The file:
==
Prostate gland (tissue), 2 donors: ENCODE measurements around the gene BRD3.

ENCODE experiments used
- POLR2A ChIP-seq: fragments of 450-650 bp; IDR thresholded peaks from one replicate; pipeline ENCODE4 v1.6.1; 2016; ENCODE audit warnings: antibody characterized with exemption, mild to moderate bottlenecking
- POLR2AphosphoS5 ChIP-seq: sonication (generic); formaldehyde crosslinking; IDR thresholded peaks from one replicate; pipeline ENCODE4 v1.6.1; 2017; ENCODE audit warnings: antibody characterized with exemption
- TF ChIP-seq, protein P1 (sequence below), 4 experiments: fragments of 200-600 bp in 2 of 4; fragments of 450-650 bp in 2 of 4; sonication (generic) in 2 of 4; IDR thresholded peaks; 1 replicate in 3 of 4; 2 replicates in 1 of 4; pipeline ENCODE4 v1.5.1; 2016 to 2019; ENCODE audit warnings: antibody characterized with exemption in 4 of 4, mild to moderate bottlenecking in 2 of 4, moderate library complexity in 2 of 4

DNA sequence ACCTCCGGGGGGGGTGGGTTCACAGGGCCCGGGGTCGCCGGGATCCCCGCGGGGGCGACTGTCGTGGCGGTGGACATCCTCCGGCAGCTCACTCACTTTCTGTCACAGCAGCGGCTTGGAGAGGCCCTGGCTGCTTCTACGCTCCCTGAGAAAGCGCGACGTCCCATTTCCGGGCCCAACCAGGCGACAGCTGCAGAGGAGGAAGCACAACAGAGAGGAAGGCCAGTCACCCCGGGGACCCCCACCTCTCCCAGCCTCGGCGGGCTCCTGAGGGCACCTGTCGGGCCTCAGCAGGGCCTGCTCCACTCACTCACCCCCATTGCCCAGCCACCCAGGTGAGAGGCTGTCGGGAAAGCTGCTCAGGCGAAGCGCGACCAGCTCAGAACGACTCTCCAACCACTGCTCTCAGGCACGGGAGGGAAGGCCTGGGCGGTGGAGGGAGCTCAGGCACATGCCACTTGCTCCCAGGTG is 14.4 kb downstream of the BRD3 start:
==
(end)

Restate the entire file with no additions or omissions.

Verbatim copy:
Prostate gland (tissue), 2 donors: ENCODE measurements around the gene BRD3.

ENCODE experiments used
- POLR2A ChIP-seq: fragments of 450-650 bp; IDR thresholded peaks from one replicate; pipeline ENCODE4 v1.6.1; 2016; ENCODE audit warnings: antibody characterized with exemption, mild to moderate bottlenecking
- POLR2AphosphoS5 ChIP-seq: sonication (generic); formaldehyde crosslinking; IDR thresholded peaks from one replicate; pipeline ENCODE4 v1.6.1; 2017; ENCODE audit warnings: antibody characterized with exemption
- TF ChIP-seq, protein P1 (sequence below), 4 experiments: fragments of 200-600 bp in 2 of 4; fragments of 450-650 bp in 2 of 4; sonication (generic) in 2 of 4; IDR thresholded peaks; 1 replicate in 3 of 4; 2 replicates in 1 of 4; pipeline ENCODE4 v1.5.1; 2016 to 2019; ENCODE audit warnings: antibody characterized with exemption in 4 of 4, mild to moderate bottlenecking in 2 of 4, moderate library complexity in 2 of 4

DNA sequence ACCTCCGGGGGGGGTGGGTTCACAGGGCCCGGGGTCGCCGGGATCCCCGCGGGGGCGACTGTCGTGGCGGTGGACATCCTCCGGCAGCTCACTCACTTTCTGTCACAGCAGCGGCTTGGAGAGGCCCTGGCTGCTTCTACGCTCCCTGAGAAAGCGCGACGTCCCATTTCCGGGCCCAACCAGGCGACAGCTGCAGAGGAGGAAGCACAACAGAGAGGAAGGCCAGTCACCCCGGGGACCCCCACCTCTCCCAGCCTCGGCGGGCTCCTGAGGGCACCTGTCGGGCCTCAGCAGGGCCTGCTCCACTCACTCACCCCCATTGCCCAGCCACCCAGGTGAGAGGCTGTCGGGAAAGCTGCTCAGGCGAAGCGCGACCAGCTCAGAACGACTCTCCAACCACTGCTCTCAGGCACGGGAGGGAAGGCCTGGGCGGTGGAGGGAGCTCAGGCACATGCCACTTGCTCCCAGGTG is 14.4 kb downstream of the BRD3 start: